Museum Receives Final Vehicle from Beatty Donation

Real estate developer, entrepreneur, and one of the nation’s leading philanthropists, Guy E. Beatty’s story is that of a man who shared his riches and gave back to the community.

Mr. Beatty had a love of automobiles. He loved to show his automobiles for people to enjoy them. He restored and cared for his collection. Rather than selling his automobiles, he requested that they be donated to museums and other organizations that would care for them and keep their history alive.

After his death in 2013, the Auburn Cord Duesenberg Automobile Museum accepted a gracious donation of ten Full Classic automobiles, as defined by the Classic Car Club of America, from the private collection of Guy E. Beatty. These automobiles help to fill gaps in the museum’s collection, with one automobile donated specifically to be sold to help maintain the museum’s collection. In accepting these donated automobiles, the museum can follow in Beatty’s footsteps to educate and tell the story of the Auburn Automobile Company and of automotive history.           

In February, the last of the Beatty collection vehicles arrived at the museum from Virginia.  The 1931 Packard 840 Dual-Cowl Phaeton was patiently waiting to arrive to its new home in the museum until it was able to be placed in operable condition and be loaded on a secure vehicle carrier.  Upon arriving, it was taken into the museum’s Collections Conservation Center for condition reporting and light cleaning and is now on display in the Special Interest Gallery.  

“It is an honor that the Beattys chose the Auburn Cord Duesenberg Automobile Museum as the stewards of this collection, which is the largest private donation of automobiles in the 45-year history of the museum,” says Brandon J. Anderson, Executive Director & CEO. “It is our honor to preserve, interpret, and display these vehicles for the benefit of the public, which enriches each visitor’s experience and understanding of the history of the automobile.”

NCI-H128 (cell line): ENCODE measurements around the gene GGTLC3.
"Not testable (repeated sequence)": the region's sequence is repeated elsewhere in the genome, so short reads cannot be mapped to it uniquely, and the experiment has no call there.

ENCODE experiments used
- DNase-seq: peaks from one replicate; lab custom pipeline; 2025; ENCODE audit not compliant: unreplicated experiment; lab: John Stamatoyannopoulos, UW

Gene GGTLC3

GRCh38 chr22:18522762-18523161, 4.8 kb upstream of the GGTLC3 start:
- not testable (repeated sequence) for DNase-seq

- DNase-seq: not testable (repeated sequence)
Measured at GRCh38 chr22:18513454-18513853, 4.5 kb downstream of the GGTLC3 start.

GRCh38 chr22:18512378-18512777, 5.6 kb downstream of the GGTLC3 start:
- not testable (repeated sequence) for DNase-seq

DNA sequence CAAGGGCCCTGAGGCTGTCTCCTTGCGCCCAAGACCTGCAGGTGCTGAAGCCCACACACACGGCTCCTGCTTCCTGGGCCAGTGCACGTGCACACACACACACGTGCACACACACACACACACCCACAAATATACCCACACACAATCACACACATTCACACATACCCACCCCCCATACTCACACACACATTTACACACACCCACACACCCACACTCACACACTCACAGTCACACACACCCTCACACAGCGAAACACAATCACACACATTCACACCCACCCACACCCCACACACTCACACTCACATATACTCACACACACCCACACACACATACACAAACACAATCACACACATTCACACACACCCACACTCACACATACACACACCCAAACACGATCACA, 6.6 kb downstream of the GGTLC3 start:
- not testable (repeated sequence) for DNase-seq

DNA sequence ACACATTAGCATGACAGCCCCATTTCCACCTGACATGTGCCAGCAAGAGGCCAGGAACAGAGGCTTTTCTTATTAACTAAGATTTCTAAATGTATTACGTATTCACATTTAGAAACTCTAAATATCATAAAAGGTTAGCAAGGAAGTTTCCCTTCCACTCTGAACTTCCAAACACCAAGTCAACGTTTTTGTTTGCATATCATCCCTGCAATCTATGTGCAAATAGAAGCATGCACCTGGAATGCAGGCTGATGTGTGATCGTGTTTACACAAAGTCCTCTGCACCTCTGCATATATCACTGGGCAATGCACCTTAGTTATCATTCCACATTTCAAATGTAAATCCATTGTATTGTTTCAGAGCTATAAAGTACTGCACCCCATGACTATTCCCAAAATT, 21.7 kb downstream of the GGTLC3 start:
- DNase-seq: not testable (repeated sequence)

Sam Gate, Curator of the museum states, “These fantastic automobiles greatly help the museum to more fully tell our story and share our history.  We are honored to carry on Mr. Beatty’s tradition of showing and displaying part of his collection.”

Beatty had the ability to look at a business opportunity and make it successful. He took on challenges that few would have taken and turned them into thriving ventures. He started his real estate empire in 1962 with $2,000 in his bank account and he bought, sold, and established partnerships with those who could help him realize his professional goals. Beatty decided to blend his unique financial position with his religious beliefs to help others. One of his favorite sayings was, “This is God's money, not mine…I've been put in the position to help others and give them an opportunity they may not have otherwise had.”

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